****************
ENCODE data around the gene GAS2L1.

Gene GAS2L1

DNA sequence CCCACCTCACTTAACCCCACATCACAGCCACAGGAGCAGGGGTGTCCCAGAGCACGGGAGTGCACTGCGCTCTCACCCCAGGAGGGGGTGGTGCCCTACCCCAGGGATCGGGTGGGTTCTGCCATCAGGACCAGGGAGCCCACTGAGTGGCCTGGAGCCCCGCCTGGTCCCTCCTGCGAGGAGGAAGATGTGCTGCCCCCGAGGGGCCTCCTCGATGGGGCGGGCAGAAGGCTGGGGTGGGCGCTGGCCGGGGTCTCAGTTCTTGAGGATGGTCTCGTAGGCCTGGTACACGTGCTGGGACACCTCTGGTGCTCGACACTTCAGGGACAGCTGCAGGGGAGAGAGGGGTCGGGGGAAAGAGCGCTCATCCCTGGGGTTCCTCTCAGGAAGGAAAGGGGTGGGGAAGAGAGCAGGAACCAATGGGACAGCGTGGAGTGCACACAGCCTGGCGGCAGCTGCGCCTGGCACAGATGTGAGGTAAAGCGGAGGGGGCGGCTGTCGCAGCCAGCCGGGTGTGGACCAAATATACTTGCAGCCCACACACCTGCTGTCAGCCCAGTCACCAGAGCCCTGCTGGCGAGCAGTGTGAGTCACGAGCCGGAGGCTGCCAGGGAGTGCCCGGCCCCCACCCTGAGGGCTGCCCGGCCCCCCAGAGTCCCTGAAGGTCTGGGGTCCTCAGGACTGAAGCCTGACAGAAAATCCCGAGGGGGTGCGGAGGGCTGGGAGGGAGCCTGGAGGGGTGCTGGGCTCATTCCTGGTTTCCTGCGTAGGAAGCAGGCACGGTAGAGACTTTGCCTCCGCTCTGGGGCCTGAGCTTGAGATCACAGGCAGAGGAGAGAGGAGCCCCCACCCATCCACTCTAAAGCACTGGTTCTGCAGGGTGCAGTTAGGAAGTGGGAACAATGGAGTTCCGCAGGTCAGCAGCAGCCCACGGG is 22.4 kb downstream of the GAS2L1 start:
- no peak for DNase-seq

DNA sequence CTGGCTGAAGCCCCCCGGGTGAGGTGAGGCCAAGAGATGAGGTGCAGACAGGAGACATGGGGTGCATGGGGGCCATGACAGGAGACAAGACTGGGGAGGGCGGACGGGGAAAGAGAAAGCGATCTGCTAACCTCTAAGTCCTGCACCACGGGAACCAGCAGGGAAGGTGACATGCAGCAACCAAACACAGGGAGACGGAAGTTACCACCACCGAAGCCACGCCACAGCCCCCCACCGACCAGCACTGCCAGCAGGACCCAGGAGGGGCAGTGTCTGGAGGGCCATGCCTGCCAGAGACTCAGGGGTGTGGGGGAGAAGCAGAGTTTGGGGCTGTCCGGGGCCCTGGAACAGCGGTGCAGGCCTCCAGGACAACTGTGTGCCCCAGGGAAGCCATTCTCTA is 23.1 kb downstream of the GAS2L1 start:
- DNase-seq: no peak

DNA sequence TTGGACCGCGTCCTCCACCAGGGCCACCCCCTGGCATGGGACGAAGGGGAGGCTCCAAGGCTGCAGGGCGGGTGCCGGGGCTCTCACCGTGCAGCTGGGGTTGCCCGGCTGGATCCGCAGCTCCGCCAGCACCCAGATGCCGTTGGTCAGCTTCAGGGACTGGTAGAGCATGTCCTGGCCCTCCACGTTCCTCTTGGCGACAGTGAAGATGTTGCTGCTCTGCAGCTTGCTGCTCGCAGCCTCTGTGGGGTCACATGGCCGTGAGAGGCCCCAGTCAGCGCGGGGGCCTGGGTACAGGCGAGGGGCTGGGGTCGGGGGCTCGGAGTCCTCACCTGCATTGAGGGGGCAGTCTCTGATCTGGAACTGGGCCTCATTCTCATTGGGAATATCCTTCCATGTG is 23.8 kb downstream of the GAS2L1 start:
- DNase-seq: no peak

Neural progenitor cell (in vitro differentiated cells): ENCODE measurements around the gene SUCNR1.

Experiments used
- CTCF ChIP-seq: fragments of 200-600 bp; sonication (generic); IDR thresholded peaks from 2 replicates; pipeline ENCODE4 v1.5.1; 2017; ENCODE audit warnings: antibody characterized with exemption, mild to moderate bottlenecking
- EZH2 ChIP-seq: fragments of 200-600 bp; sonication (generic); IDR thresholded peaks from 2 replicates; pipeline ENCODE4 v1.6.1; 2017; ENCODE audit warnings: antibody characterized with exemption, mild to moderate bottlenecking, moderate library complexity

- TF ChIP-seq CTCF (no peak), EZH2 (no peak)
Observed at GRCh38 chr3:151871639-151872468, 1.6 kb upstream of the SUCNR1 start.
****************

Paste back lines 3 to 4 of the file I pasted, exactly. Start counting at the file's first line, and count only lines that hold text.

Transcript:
DNA sequence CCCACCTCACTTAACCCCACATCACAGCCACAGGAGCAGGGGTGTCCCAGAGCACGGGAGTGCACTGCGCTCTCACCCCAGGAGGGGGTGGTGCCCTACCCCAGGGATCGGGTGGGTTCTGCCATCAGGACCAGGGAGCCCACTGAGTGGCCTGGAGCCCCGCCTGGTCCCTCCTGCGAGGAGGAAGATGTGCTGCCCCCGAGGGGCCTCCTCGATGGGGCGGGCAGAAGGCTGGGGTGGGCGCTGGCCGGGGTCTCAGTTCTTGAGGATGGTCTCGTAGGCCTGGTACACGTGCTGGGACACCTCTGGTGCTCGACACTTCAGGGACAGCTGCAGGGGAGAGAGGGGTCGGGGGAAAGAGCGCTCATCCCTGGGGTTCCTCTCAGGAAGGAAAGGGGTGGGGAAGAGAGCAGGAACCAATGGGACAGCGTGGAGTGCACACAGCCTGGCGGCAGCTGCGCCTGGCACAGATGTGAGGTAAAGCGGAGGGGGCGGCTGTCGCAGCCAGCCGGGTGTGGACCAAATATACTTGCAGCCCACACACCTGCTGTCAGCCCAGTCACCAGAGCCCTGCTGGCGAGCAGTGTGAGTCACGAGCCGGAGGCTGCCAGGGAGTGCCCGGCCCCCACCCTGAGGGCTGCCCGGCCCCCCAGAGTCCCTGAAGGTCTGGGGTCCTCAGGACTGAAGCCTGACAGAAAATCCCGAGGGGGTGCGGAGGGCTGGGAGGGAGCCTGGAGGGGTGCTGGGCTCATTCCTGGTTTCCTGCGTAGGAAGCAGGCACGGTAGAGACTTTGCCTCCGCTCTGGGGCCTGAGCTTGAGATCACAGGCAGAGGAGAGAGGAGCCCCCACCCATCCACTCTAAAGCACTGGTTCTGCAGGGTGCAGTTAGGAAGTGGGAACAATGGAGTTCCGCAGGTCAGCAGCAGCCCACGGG is 22.4 kb downstream of the GAS2L1 start:
- no peak for DNase-seq